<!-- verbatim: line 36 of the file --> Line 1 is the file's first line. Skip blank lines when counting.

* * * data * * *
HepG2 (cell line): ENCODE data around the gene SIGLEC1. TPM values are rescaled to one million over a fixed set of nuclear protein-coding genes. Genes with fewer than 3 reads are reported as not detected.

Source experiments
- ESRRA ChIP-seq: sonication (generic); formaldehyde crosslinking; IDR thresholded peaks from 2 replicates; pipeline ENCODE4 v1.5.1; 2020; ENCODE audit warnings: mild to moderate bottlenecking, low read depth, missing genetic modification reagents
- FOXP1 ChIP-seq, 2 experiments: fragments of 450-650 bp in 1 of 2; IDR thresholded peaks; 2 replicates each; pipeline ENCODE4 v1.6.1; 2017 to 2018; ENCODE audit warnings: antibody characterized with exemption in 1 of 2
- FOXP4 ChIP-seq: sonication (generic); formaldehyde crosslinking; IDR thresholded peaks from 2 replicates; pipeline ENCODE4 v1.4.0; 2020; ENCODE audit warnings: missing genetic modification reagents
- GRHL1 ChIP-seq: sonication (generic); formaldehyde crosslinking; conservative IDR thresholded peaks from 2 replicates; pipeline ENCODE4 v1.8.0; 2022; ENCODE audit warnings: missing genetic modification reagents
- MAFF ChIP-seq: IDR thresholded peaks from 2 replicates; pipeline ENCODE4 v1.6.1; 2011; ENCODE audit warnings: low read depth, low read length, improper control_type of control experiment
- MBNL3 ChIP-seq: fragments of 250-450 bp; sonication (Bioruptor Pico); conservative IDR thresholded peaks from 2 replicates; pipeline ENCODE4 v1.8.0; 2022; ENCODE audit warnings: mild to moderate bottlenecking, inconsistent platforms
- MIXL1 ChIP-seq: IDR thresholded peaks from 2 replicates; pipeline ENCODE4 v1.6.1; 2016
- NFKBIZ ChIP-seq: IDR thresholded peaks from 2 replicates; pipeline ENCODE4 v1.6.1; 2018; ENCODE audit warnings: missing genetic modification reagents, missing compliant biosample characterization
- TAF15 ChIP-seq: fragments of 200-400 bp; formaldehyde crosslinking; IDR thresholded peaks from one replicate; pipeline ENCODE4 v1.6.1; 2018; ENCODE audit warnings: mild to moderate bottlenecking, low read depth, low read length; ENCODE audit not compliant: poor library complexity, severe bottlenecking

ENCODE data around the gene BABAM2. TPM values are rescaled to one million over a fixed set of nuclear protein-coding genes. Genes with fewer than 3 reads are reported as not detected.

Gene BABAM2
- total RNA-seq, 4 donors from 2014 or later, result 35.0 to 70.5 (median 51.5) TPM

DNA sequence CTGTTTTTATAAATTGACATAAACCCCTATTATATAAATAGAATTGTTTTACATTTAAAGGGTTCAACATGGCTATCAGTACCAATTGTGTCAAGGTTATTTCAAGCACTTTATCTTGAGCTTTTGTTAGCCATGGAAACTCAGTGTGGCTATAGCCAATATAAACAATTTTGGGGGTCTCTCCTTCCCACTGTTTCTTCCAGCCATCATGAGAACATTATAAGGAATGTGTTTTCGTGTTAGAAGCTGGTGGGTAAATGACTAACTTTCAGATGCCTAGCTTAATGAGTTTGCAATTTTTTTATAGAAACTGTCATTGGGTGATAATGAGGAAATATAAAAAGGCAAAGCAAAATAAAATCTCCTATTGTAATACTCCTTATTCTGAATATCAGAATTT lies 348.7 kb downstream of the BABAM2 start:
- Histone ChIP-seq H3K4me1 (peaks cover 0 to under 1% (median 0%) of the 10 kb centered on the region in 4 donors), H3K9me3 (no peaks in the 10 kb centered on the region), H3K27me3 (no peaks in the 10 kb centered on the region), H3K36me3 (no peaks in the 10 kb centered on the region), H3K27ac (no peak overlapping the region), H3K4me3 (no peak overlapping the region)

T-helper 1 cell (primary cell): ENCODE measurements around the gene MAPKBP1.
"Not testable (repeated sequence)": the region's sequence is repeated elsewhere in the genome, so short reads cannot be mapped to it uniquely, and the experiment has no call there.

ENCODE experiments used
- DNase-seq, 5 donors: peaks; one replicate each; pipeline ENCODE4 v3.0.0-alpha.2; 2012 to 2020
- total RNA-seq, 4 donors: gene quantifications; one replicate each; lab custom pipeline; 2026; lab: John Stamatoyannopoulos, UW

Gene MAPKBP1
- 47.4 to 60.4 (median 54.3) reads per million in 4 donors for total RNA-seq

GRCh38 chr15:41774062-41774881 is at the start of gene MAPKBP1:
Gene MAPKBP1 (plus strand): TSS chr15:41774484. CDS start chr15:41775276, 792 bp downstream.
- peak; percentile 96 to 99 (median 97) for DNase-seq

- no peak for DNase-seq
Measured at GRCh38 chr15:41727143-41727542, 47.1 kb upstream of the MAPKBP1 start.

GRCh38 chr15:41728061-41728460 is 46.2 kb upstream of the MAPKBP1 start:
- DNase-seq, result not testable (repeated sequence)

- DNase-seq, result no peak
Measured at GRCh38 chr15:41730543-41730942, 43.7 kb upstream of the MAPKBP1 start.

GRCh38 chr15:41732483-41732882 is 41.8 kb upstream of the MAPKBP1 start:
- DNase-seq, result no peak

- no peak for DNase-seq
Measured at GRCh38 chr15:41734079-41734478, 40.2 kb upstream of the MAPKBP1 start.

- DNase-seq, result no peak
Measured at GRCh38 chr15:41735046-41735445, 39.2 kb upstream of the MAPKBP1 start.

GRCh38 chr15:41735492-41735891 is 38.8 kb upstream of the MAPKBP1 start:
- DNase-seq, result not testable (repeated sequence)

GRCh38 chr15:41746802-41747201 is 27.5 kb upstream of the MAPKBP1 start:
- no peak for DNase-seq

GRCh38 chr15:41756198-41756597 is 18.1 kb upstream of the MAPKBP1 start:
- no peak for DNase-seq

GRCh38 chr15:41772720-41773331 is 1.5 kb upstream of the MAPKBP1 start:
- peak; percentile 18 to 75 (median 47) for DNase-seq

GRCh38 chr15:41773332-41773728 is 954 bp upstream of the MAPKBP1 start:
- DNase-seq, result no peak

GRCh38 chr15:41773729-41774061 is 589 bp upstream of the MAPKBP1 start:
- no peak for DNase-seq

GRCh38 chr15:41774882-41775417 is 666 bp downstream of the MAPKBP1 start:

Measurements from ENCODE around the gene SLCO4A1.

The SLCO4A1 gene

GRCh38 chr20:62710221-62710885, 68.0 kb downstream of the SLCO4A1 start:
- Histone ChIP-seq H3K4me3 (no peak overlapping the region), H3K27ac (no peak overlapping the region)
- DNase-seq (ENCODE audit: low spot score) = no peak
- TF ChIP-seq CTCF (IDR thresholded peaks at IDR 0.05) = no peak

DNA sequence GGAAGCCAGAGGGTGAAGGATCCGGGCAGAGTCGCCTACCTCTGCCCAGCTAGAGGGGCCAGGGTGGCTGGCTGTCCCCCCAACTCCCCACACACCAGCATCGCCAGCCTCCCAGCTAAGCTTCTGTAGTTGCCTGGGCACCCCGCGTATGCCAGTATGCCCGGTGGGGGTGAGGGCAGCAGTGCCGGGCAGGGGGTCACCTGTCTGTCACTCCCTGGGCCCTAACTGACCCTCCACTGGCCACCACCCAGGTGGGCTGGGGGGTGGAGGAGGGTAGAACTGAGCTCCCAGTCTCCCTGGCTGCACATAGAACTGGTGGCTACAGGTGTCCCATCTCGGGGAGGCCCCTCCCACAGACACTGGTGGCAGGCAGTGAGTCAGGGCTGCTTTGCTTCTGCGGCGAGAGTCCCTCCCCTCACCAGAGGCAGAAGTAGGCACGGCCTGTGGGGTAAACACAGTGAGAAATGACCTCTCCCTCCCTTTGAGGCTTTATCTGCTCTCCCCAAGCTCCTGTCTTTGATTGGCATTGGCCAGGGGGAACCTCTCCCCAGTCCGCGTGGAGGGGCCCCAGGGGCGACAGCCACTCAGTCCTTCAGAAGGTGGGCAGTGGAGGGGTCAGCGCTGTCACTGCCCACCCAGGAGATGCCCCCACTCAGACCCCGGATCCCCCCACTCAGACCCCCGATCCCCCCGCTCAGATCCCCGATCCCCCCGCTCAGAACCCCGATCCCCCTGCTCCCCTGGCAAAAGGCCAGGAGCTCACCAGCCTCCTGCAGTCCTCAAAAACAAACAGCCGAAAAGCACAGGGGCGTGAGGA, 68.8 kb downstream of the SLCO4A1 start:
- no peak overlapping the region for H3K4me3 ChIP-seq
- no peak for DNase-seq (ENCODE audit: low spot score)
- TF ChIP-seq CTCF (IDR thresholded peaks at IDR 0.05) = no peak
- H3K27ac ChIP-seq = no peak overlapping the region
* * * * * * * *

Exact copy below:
Measured at GRCh38 chr15:41734079-41734478, 40.2 kb upstream of the MAPKBP1 start.